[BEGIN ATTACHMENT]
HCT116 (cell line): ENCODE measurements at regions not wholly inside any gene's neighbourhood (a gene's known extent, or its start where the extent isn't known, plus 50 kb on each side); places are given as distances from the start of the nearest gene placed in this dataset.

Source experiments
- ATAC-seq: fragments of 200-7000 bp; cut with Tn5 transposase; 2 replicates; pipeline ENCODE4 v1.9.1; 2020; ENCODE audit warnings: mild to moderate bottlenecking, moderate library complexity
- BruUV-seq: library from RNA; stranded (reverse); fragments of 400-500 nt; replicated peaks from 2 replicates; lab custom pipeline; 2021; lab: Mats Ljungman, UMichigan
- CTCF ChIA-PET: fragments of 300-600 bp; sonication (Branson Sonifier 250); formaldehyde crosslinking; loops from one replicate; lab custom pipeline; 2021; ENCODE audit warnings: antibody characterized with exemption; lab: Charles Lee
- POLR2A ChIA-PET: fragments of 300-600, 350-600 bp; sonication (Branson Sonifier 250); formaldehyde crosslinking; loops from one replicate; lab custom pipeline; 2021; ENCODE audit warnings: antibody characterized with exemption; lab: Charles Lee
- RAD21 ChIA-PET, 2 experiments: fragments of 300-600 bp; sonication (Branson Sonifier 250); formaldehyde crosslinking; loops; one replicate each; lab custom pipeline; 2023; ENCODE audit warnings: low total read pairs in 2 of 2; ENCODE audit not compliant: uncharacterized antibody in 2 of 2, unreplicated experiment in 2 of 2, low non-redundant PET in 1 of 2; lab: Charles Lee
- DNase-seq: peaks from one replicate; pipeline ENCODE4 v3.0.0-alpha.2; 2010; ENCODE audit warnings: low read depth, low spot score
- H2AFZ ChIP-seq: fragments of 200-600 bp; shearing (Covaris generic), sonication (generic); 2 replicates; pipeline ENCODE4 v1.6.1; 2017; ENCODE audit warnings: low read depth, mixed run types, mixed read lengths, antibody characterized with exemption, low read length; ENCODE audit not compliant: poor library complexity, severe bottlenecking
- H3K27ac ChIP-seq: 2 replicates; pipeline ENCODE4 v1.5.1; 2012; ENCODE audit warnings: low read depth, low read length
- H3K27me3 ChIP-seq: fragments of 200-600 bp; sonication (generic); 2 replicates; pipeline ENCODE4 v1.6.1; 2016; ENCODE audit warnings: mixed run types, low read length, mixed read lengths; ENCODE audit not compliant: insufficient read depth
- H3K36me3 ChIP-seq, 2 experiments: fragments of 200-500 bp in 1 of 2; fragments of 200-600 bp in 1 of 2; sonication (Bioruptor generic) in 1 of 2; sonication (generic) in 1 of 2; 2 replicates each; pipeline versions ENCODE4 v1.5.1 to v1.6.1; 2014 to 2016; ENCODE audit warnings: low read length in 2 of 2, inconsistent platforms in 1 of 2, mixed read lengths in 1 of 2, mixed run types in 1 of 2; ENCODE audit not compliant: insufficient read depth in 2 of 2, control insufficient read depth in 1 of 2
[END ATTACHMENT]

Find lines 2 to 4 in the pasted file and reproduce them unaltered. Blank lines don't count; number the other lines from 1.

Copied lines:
Source experiments
- ATAC-seq: fragments of 200-7000 bp; cut with Tn5 transposase; 2 replicates; pipeline ENCODE4 v1.9.1; 2020; ENCODE audit warnings: mild to moderate bottlenecking, moderate library complexity
- BruUV-seq: library from RNA; stranded (reverse); fragments of 400-500 nt; replicated peaks from 2 replicates; lab custom pipeline; 2021; lab: Mats Ljungman, UMichigan